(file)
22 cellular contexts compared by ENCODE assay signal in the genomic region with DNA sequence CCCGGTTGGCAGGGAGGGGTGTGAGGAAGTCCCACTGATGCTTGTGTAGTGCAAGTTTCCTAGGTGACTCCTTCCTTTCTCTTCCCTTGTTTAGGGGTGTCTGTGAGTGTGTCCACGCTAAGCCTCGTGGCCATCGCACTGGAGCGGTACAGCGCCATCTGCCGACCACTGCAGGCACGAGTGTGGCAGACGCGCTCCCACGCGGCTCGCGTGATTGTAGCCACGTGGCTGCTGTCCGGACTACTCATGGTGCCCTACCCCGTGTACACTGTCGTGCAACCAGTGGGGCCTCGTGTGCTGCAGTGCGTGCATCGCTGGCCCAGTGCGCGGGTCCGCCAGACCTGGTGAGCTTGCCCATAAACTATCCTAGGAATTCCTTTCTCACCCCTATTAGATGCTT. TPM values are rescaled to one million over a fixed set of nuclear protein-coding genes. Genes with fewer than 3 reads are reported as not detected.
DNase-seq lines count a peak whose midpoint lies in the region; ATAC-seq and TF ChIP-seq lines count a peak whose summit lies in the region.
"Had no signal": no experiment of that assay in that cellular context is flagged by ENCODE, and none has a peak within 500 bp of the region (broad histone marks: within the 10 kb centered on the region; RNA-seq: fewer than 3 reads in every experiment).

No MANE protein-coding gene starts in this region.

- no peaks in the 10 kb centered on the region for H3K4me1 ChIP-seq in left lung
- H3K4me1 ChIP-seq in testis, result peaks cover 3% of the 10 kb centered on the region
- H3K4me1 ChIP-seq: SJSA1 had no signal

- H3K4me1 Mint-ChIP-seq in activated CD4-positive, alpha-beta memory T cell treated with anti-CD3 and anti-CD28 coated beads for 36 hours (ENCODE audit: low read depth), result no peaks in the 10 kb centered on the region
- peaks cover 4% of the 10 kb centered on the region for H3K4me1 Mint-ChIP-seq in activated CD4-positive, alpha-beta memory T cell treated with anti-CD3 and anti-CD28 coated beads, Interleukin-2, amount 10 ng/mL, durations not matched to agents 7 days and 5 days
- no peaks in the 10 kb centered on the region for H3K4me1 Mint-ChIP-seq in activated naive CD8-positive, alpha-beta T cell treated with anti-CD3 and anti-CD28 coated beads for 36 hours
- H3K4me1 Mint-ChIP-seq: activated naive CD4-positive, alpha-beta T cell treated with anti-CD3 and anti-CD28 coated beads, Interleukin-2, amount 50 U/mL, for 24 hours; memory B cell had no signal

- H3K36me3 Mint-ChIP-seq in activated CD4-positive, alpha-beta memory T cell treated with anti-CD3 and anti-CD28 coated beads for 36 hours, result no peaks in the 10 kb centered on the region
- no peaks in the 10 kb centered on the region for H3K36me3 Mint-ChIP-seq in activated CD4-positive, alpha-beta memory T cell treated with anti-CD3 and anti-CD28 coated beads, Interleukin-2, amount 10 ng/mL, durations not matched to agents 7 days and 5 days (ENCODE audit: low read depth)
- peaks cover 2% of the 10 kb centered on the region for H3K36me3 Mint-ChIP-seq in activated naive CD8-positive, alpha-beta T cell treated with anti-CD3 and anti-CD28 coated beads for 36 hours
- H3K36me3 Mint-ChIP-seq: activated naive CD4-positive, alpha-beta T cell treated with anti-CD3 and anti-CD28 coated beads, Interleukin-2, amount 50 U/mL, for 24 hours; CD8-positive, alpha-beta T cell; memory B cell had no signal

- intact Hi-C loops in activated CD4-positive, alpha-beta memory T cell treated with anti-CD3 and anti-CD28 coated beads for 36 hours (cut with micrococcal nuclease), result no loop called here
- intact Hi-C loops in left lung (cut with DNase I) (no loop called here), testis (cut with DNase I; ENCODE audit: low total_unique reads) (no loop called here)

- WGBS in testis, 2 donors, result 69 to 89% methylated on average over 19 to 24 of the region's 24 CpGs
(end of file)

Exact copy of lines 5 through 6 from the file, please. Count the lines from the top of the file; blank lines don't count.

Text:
- no peaks in the 10 kb centered on the region for H3K4me1 ChIP-seq in left lung
- H3K4me1 ChIP-seq in testis, result peaks cover 3% of the 10 kb centered on the region